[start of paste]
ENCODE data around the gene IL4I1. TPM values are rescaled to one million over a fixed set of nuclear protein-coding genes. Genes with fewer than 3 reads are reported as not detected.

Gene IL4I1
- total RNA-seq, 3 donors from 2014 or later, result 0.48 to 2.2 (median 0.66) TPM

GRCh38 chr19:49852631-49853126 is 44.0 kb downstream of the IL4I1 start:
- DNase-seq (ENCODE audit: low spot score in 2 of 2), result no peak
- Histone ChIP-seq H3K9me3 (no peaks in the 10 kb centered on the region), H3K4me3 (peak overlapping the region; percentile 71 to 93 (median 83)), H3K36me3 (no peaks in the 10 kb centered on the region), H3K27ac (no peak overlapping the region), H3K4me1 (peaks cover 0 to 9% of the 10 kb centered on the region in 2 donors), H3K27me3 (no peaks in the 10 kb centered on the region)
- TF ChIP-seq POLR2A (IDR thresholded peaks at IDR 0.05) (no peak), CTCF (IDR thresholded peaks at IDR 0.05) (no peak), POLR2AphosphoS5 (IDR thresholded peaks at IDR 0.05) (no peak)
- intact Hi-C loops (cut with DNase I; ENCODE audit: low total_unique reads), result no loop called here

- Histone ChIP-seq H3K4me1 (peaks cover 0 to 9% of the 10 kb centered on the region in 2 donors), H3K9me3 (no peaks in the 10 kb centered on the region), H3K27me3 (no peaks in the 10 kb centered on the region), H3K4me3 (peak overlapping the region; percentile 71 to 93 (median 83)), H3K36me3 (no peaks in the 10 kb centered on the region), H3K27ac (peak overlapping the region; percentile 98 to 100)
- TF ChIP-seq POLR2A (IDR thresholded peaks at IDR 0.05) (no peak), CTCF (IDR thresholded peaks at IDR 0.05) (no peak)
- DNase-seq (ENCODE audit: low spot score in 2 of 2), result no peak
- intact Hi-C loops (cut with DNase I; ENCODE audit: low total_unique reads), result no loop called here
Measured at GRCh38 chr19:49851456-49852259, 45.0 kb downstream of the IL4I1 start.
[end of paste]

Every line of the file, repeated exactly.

ENCODE data around the gene IL4I1. TPM values are rescaled to one million over a fixed set of nuclear protein-coding genes. Genes with fewer than 3 reads are reported as not detected.

Gene IL4I1
- total RNA-seq, 3 donors from 2014 or later, result 0.48 to 2.2 (median 0.66) TPM

GRCh38 chr19:49852631-49853126 is 44.0 kb downstream of the IL4I1 start:
- DNase-seq (ENCODE audit: low spot score in 2 of 2), result no peak
- Histone ChIP-seq H3K9me3 (no peaks in the 10 kb centered on the region), H3K4me3 (peak overlapping the region; percentile 71 to 93 (median 83)), H3K36me3 (no peaks in the 10 kb centered on the region), H3K27ac (no peak overlapping the region), H3K4me1 (peaks cover 0 to 9% of the 10 kb centered on the region in 2 donors), H3K27me3 (no peaks in the 10 kb centered on the region)
- TF ChIP-seq POLR2A (IDR thresholded peaks at IDR 0.05) (no peak), CTCF (IDR thresholded peaks at IDR 0.05) (no peak), POLR2AphosphoS5 (IDR thresholded peaks at IDR 0.05) (no peak)
- intact Hi-C loops (cut with DNase I; ENCODE audit: low total_unique reads), result no loop called here

- Histone ChIP-seq H3K4me1 (peaks cover 0 to 9% of the 10 kb centered on the region in 2 donors), H3K9me3 (no peaks in the 10 kb centered on the region), H3K27me3 (no peaks in the 10 kb centered on the region), H3K4me3 (peak overlapping the region; percentile 71 to 93 (median 83)), H3K36me3 (no peaks in the 10 kb centered on the region), H3K27ac (peak overlapping the region; percentile 98 to 100)
- TF ChIP-seq POLR2A (IDR thresholded peaks at IDR 0.05) (no peak), CTCF (IDR thresholded peaks at IDR 0.05) (no peak)
- DNase-seq (ENCODE audit: low spot score in 2 of 2), result no peak
- intact Hi-C loops (cut with DNase I; ENCODE audit: low total_unique reads), result no loop called here
Measured at GRCh38 chr19:49851456-49852259, 45.0 kb downstream of the IL4I1 start.